So, in this example, our primary success metric is the growth we achieve in our email list. The email list is a critically important asset that we own, so the first goal is measuring the growth of our list. And it also means producing high-value content that gets us email subscribers.
In other words, we rarely want to just put a stand-alone post on Facebook that doesn’t motivate the person to opt-in to our list.
I mean, be honest, how many times have you done that…updated Facebook and not seen ANY noticeable response. Even if you get a few like and shares, do they buy from you? Do you know?
You’ll have a much better opportunity to track success by looking at your email metrics, such as open and click rates. So the success metrics we’ll focus on are growth in opt-in email subscribers and email success metrics.
We’ll also set goals for other metrics that impact that, such as overall site traffic. Believe me, there are tons of other things we could track as well, such as split testing headlines, various call-to-action forms and so on.
But life it complicated enough.
In this realistic farm example, let’s keep it simple by creating and distributing content that creates awareness of our product, builds trust with our farm and consistently grows our email list.
Now, I suspect you’ve heard of marketing and sales funnels. It’s a concept that’s been around for decades and visually describes the vertical process of taking someone from having no awareness of your product to being a loyal customer.
Supposedly customers magically drip out of the funnel’s bottom.
But I’d like you to think of this more as a horizontal timeline rather than a funnel.
Something I’ll call The Customer Journey. A journey where you use marketing tactics to nurture complete strangers through a process that culminates with them beyond your most loyal supporters.
And those marketing tactics will be producing bite-size content that’s appropriate to move them through each stage of this process. Those stages of the customer journey are attraction, conversion, closing and thrilling.
And here are the methods you will employ to achieve this.
In the stage where you attract strangers so they visit your site, your blog and your site search engine optimization will do the heavy lifting. You’ll also employ social media posts, but not so much those cute animal pics that do nothing to build your email list. Rather, you’ll create posts that drive traffic to visit your site to see the compelling content you posted about.
In other words, you gotta get ‘em off Facebook and onto your site. They won’t do that unless you have something compelling, but given the skills you learned in my copywriting course, I’m confident you can get them there.
Once they’re there you’ll need to do an excellent job of converting them from visitors to subscribers.
Now, I created a 13 video email list building course in the Small Farm Nation Academy. You’ll need to implement those tactics I covered in that course to excel at converting visitors into subscribers. This is critical as it’s your primary success metric.
And once you’ve achieved that, you can begin the process of nurturing the subscribers. First into customers, and then into raving fan advocates. And there are lots of tactics and tools we’ll cover to discuss how to do that.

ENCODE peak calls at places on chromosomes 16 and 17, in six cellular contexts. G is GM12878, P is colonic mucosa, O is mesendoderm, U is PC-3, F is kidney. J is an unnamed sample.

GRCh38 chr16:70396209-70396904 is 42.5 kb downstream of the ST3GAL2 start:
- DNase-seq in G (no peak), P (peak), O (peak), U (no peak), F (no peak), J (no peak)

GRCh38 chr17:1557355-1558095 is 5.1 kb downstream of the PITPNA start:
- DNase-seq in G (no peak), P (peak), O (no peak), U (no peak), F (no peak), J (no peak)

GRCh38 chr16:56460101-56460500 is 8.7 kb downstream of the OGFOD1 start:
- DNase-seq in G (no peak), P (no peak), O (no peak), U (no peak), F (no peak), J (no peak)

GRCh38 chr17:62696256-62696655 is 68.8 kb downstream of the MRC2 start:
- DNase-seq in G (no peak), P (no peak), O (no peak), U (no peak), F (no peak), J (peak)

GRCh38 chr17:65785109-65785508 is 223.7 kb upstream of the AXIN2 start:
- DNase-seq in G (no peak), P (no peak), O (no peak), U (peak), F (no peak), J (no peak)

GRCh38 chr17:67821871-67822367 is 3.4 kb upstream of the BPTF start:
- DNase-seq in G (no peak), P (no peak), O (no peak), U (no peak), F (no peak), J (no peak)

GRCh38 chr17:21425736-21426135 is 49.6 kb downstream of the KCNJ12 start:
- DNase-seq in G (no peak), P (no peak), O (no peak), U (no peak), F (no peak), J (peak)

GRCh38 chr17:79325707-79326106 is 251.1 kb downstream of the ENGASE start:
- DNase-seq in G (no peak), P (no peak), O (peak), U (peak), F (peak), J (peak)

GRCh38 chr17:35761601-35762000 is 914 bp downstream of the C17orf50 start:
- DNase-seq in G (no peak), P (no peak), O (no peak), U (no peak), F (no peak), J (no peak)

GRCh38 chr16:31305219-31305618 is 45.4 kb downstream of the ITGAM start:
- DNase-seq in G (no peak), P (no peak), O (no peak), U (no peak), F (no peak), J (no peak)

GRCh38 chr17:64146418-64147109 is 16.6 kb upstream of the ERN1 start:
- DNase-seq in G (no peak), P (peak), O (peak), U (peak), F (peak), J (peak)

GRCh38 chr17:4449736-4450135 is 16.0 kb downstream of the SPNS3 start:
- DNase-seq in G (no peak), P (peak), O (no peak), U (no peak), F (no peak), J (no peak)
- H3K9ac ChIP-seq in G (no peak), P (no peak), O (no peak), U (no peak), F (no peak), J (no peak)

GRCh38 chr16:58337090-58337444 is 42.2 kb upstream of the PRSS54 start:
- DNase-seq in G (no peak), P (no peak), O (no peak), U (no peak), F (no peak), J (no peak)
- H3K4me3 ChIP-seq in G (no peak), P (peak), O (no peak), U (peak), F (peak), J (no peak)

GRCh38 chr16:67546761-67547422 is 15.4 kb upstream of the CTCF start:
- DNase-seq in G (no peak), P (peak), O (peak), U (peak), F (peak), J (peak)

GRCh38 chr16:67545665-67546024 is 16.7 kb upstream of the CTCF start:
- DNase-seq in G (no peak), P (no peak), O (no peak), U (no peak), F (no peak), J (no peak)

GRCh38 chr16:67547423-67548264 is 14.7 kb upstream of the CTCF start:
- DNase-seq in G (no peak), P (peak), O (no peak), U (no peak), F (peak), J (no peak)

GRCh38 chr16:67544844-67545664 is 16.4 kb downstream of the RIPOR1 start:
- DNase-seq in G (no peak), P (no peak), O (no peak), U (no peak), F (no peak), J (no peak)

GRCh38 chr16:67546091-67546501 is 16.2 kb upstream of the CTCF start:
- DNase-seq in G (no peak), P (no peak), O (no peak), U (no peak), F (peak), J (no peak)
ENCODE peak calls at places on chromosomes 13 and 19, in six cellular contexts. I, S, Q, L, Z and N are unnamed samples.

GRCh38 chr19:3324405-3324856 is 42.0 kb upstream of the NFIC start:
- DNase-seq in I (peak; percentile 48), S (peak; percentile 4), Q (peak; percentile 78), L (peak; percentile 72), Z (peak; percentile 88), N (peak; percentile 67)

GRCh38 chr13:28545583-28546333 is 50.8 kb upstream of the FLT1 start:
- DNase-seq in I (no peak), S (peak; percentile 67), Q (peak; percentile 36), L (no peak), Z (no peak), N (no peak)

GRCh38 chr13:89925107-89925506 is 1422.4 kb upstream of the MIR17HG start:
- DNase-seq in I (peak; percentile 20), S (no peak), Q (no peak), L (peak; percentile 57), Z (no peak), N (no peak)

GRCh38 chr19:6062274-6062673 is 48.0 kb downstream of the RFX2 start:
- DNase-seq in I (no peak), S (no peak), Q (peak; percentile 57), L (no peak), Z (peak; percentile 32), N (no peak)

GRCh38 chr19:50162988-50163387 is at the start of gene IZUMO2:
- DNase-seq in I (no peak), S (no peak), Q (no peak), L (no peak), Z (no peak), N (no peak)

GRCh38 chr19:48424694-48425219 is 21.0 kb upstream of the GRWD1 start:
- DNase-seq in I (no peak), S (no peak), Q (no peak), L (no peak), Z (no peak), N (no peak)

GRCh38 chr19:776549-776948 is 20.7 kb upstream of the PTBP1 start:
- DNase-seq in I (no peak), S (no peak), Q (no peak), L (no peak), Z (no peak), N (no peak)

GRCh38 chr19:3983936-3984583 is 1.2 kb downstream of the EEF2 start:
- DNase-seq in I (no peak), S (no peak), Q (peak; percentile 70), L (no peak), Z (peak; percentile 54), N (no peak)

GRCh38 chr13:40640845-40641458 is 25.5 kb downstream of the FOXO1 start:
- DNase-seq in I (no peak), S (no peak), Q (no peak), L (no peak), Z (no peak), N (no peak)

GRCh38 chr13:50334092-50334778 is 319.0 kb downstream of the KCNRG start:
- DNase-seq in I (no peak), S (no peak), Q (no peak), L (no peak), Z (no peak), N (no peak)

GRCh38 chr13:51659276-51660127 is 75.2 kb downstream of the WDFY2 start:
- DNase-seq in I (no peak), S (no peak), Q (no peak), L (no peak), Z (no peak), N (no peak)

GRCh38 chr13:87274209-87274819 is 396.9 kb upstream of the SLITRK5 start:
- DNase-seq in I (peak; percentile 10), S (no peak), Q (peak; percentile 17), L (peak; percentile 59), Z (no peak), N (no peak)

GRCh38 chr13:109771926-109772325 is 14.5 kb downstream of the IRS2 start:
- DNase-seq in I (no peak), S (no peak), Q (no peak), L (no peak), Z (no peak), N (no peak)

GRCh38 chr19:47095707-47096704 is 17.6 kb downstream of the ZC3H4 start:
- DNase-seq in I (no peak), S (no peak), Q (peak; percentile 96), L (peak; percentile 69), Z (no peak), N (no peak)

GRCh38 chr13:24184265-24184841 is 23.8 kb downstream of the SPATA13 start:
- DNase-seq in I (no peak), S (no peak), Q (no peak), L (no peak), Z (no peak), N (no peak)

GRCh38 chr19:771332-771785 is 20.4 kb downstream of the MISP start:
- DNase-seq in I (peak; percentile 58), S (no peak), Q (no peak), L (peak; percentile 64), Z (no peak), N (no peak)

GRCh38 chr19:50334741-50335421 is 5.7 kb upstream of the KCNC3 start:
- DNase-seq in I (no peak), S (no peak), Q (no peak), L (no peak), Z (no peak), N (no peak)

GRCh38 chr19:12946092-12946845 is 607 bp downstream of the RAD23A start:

But this is what you’re trying to achieve with your content marketing strategy. To develop and distribute content that will take your audience from being complete strangers to becoming advocates for your brand.
Now our content marketing strategy has to center on producing RELEVANT content. And this, of course, starts with choosing relevant topics and themes.
So rather than just pulling any old subject out of thin air, you’ll need to come up with ideas for your blog posts and other content that not only make sense for your audience, but are appropriate within the context of your farm business and for each stage of the customer journey.
Another lesson I released to members shows how to use content multipliers. These are twists and format changes to the standard blog post that can give you dramatically more reach and mileage without having to create totally new pieces of content. It’s an important tactic to help you produce tons of content without taking tons of time.
Another important step that many miss is effectively promoting and recycling their content. This also means creating evergreen content that remains relevant regardless of when someone reads it. I covered ways to do all this in the content marketing course inside the Small Farm Nation Academy.
In the end, what content marketing is all about is serving your audience. Helping them. Inspiring them. Not selling to them.
Now, I know that you know marketing is critical to your business. I know you know that.
You’re just not sure where to start. But when you create your content marketing strategy and combine it with best practices for building your email list, you’ll then begin to prioritize marketing. You’ll know what you should be doing and why you should be doing it.
You’ll be cured of your random acts of marketing affliction and on your way to sustainable farm business growth.
And that’s what I want for you.
Thanks for Listening!
To share your thoughts:
- Leave a comment in the Farm Marketing Group on Facebook.
- Share this show on Twitter, Facebook or LinkedIn
To help the show:
- PLEASE LEAVE A REVIEW for Small Farm Nation on iTunes.
- Subscribe on iTunes, Stitcher Radio, Google Play or TuneIn
Thanks for listening. Until next time!